Sometimes your pelvis may be already out of alignment for other reasons such as accidents, falls, poor posture, etc.  In this case, the body may try to alleviate the discomfort by crossing the legs.  Crossing one of the legs will lessen the discomfort by taking the pelvis out of a neutral position to adapt to the imbalanced pelvis; however, this will just create more problems over time if the original issue is not corrected.

When is there a problem with crossing legs?

 Crossing the legs is acceptable if you cross both sides approximately for the same amount of time and switch regularly as this is just a position switch that can relieve your body when sitting for long periods of time

It becomes a concern if:

  1. You notice that you feel more comfortable with one leg crossed over the other
  2. You always cross only one side over the other
  3. You find that crossing one way has more hip range than the other side.
  4. You notice that when you walk it seems like you have two different length legs
  5. You get regular low back or pelvis pain
  6. Feel like one leg is becoming weaker or heavy
  7. If your lower back, hips, or pelvis feel uncomfortable when you sit properly


If you experience these problems you need to seek a qualified professional to assess your pelvis and spine, and to check the nerves.  Chiropractors are highly experienced in balancing the spine and nervous system.

How should you sit?

Find a supportive chair with good low back support that allows you to sit with feet flat on the floor, knees and hips close to 90 degrees.  Your weight should be placed evenly across both bones of the bum and make sure there is a natural arch in the lumbar spine.  The most important point is to remember to take breaks often from sitting at least one time every hour and get moving!

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Help! My Child’s Feet are Flat!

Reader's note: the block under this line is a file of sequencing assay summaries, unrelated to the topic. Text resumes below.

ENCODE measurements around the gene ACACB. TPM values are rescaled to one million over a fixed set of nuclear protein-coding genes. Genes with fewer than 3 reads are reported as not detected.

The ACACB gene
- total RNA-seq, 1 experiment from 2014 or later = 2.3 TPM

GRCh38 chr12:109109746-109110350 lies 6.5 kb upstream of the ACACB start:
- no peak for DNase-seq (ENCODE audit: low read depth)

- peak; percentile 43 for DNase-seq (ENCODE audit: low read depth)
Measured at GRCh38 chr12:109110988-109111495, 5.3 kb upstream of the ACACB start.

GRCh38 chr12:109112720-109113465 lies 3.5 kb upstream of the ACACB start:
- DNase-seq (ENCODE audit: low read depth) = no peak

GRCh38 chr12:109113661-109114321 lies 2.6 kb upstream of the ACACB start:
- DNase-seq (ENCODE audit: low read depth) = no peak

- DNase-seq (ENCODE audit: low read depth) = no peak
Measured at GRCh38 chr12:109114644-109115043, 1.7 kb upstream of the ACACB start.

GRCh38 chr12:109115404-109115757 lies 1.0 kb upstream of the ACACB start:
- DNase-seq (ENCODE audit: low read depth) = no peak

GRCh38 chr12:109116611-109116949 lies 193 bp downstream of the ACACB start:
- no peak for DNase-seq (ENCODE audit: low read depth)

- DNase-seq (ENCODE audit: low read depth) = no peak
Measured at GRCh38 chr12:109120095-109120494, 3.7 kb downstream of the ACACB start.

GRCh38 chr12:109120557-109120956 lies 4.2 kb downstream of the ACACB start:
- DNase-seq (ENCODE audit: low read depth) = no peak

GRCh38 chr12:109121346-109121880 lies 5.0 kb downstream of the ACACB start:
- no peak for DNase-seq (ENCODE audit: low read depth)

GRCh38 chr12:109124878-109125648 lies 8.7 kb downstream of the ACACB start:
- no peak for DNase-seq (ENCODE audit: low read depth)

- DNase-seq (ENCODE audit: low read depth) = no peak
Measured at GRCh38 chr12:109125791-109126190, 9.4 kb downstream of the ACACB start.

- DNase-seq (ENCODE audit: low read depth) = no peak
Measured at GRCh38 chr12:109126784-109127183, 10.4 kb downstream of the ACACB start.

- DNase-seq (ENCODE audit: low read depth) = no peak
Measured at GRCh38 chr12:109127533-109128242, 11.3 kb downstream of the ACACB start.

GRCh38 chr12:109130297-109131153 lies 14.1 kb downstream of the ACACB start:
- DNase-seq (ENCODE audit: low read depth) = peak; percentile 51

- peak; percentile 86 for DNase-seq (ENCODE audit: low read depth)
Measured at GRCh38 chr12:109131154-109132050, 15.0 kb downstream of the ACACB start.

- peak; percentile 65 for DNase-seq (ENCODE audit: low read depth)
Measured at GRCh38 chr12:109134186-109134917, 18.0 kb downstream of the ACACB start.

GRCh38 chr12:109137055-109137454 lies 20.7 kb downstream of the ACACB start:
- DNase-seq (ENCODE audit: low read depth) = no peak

Recently, a mother brought her 3-year-old child to my office very concerned that he has flat feet.  Another practitioner told her that he requires orthotics immediately.  This is a common concern of many parents out there so let’s get our facts straight.


It is normal for babies and infants to have the appearance of flat feet due to a fat pad that is in the arch region and also because the arch hasn’t fully developed yet.  The longitudinal arch of the foot begins to develop around the age of 2.  Children’s bones and joints are quite flexible so at a young age, their feet tend to flatten when they stand.  It takes time for the muscles, tendons, ligaments, and bones to grow strong to form an arch.  Having the child go barefoot more often on varying terrain can help with arch development.  By the age of six or seven, the feet become less flexible and the arches become fully developed.    

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Are Backpacks Harming Your Child?


When was the last time you weighed your child’s backpack? If the backpack is 15% or more of your child’s body weight, they have an increased chance of experiencing neck and back pain due to backpack induced poor posture.  If your child feels a need to lean forward while carrying the backpack, it is a sign that the bag is too heavy.  Many Hong Kong parents are very concerned about how heavy backpacks are affecting their child’s health; here are some tips!

Backpack Shopping Tips:

  1. Is the bag made of lightweight material?
  2. Does the bag have a padded back?
  3. Are there individualized compartments to separate items?
  4. Are there two padded, wide, adjustable shoulder straps?
  5. Is there a waist belt to redistribute the weight of the backpack?
  6. If your child often needs to carry a heavy backpack, have you considered a rolling backpack?

(All of these answers should be “yes”)

Backpack Habits:

  1. Is your child using both shoulder straps?
  2. Is your child’s posture straight with the backpack or are they leaning forward while walking?
  3. Are the heaviest objects packed in first so they are lower and closer to the body?
  4. Is your child only carrying what is needed and leaving unnecessary items at home or at school?
  5. Does your child clean out their backpack at least once a week?
  6. Is the backpack within 10-15% of your child’s body weight?
  7. Does your child lift the backpack using their leg muscles rather than their back?